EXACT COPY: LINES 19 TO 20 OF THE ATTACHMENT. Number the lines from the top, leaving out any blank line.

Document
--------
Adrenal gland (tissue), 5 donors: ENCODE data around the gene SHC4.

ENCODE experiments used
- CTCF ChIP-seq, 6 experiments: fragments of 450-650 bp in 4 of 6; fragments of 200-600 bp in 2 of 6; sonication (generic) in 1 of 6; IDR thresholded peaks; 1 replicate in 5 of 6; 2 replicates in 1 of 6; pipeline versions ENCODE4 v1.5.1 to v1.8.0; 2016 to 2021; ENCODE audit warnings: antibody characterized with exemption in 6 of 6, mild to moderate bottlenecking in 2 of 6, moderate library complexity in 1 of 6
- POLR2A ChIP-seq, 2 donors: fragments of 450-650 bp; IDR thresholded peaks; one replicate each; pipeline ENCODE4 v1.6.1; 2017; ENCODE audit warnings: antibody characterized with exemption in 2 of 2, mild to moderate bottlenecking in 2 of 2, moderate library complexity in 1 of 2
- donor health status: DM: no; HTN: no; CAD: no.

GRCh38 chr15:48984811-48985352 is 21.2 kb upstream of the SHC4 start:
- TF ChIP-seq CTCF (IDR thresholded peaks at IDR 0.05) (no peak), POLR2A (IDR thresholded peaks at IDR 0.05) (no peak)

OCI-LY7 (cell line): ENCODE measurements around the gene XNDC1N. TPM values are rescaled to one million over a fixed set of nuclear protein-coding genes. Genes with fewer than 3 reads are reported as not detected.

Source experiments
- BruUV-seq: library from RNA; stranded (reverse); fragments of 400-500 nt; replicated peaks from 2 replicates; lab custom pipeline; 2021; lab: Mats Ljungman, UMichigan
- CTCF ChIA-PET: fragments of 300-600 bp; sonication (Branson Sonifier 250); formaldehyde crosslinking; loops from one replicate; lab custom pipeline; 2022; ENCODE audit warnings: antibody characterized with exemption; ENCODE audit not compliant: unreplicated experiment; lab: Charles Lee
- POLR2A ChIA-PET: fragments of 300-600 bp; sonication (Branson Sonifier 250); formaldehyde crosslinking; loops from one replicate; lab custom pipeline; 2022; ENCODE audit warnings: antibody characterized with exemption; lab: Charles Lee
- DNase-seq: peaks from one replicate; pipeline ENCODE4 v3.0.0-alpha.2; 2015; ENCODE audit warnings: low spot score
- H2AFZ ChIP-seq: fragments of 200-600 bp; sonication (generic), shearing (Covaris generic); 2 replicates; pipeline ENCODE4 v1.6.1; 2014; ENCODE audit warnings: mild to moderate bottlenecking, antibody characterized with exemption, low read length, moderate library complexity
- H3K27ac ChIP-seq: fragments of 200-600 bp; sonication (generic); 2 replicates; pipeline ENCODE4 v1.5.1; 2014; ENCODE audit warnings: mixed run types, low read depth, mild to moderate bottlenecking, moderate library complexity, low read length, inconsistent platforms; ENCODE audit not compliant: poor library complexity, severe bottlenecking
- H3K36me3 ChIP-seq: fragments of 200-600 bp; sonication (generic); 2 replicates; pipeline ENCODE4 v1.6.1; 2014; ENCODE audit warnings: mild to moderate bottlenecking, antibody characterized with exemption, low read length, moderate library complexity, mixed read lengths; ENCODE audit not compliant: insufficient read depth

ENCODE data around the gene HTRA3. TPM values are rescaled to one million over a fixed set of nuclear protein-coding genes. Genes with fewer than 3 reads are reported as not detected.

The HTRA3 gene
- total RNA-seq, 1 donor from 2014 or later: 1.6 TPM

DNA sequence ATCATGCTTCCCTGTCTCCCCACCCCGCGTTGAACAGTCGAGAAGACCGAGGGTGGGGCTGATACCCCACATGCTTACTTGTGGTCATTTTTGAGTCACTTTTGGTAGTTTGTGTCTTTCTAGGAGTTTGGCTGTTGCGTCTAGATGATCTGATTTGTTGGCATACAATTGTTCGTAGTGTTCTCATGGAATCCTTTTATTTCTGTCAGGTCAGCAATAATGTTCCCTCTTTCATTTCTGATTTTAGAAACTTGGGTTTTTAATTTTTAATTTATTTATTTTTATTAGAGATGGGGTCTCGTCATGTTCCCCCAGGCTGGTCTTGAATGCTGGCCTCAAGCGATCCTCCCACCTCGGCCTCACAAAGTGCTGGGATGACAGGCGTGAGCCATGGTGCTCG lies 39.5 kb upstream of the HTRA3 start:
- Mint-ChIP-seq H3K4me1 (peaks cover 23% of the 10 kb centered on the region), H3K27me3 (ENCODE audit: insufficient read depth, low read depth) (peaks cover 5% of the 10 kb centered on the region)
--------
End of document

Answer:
- total RNA-seq, 1 donor from 2014 or later: 1.6 TPM

DNA sequence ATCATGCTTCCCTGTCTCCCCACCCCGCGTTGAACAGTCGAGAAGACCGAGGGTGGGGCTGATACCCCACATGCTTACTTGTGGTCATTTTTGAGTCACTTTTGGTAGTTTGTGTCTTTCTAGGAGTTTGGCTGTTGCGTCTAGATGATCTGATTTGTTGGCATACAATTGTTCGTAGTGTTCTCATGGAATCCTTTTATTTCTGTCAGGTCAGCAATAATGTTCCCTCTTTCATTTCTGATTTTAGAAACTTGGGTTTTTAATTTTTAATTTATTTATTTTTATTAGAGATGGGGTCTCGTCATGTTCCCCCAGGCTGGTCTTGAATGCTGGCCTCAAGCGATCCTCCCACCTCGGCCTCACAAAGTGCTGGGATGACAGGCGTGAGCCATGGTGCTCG lies 39.5 kb upstream of the HTRA3 start: